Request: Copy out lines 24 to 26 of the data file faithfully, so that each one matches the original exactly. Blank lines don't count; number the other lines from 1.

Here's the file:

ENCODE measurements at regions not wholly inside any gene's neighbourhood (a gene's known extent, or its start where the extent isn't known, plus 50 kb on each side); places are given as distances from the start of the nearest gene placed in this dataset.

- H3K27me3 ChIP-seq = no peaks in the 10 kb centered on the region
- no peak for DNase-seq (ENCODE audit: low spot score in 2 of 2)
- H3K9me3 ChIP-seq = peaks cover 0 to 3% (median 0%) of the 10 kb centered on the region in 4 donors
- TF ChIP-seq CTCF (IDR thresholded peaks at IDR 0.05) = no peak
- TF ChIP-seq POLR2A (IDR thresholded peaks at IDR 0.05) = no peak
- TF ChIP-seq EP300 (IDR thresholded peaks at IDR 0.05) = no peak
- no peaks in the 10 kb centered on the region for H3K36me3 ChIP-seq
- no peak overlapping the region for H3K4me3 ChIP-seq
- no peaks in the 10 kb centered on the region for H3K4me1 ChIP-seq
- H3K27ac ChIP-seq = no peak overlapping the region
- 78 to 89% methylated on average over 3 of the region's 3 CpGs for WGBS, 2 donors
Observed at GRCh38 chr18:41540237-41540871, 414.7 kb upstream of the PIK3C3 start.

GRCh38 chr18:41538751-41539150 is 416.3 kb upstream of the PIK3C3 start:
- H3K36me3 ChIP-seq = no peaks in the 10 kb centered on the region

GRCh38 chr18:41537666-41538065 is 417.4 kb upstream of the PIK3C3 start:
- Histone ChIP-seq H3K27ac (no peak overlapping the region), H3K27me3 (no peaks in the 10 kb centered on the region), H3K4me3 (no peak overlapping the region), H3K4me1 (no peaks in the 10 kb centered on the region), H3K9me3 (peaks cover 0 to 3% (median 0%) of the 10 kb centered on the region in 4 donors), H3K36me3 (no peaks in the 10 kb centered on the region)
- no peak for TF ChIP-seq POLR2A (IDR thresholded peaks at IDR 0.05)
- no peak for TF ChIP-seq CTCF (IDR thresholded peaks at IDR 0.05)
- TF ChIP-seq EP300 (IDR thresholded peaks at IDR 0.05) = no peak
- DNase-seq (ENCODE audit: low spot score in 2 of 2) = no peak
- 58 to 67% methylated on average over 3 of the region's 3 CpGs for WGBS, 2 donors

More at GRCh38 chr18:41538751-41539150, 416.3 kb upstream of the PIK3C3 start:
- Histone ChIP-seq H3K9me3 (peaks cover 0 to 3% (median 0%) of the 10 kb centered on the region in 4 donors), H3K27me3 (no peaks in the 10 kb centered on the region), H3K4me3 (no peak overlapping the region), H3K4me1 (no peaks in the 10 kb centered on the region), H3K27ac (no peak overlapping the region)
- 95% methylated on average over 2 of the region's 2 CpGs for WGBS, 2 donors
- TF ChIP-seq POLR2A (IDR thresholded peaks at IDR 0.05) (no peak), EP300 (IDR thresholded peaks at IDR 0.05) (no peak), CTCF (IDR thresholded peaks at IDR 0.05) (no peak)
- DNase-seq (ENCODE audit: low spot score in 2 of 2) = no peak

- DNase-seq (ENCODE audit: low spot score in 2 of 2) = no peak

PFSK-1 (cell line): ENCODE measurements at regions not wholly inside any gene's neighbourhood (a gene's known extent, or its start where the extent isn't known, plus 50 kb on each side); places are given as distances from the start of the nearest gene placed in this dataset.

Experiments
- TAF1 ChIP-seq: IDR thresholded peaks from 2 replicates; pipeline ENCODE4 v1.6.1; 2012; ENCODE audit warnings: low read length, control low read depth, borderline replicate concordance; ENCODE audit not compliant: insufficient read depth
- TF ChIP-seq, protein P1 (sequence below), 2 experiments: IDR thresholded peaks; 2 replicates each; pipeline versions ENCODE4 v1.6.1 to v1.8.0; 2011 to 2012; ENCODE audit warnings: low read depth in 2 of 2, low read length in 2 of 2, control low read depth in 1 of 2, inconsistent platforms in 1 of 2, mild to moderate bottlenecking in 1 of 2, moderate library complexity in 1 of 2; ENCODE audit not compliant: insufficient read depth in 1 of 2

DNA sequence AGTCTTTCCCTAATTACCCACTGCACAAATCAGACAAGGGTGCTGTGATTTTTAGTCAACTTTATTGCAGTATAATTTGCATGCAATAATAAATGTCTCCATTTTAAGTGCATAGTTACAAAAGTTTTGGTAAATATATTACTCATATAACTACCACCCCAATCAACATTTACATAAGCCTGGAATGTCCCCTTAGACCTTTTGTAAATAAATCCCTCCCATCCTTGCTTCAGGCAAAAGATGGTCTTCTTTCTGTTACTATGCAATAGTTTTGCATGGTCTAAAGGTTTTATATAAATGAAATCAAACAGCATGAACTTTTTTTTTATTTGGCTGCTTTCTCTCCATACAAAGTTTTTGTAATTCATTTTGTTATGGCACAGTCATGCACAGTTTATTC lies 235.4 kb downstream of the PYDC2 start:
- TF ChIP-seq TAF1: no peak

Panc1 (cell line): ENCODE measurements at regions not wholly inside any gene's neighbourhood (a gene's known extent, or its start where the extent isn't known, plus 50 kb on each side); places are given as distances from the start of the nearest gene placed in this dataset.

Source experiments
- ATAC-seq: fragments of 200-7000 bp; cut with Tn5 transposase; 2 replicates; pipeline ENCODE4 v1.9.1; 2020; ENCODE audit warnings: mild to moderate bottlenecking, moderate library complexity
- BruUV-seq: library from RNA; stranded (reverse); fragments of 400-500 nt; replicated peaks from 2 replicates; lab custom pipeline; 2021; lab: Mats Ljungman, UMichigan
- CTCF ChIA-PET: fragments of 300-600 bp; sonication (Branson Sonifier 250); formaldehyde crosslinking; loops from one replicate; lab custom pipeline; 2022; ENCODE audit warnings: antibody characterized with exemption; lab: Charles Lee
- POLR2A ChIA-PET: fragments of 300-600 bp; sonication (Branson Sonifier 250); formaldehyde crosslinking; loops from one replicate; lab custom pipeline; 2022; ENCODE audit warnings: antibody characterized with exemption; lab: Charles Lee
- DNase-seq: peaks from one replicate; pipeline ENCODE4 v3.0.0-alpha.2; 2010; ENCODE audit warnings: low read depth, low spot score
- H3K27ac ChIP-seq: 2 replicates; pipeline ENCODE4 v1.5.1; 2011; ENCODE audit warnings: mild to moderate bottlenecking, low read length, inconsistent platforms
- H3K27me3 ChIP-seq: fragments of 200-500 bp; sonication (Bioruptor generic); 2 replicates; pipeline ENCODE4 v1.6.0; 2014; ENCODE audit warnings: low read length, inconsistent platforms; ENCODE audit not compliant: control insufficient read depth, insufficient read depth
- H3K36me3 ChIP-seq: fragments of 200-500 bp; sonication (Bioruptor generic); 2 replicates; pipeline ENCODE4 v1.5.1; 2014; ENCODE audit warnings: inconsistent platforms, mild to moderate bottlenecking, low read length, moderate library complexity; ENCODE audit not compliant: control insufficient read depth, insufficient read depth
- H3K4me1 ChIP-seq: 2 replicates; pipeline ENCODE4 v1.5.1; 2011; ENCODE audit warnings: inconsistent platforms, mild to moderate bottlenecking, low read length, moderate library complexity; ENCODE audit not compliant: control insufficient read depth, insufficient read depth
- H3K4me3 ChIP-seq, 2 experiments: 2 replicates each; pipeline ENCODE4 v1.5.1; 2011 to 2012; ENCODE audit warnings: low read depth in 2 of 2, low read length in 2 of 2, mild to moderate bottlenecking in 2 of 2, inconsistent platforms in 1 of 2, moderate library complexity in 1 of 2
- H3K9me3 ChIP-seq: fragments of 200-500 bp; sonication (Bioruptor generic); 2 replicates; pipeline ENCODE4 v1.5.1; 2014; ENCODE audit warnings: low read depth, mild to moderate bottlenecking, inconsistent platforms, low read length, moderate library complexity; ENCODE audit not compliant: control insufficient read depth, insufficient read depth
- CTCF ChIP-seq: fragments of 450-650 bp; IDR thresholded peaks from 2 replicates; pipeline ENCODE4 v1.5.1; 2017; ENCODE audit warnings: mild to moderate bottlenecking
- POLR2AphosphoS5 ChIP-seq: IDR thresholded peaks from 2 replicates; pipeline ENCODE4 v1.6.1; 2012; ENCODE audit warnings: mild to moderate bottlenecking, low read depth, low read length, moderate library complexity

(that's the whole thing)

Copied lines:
- Histone ChIP-seq H3K9me3 (peaks cover 0 to 3% (median 0%) of the 10 kb centered on the region in 4 donors), H3K27me3 (no peaks in the 10 kb centered on the region), H3K4me3 (no peak overlapping the region), H3K4me1 (no peaks in the 10 kb centered on the region), H3K27ac (no peak overlapping the region)
- 95% methylated on average over 2 of the region's 2 CpGs for WGBS, 2 donors
- TF ChIP-seq POLR2A (IDR thresholded peaks at IDR 0.05) (no peak), EP300 (IDR thresholded peaks at IDR 0.05) (no peak), CTCF (IDR thresholded peaks at IDR 0.05) (no peak)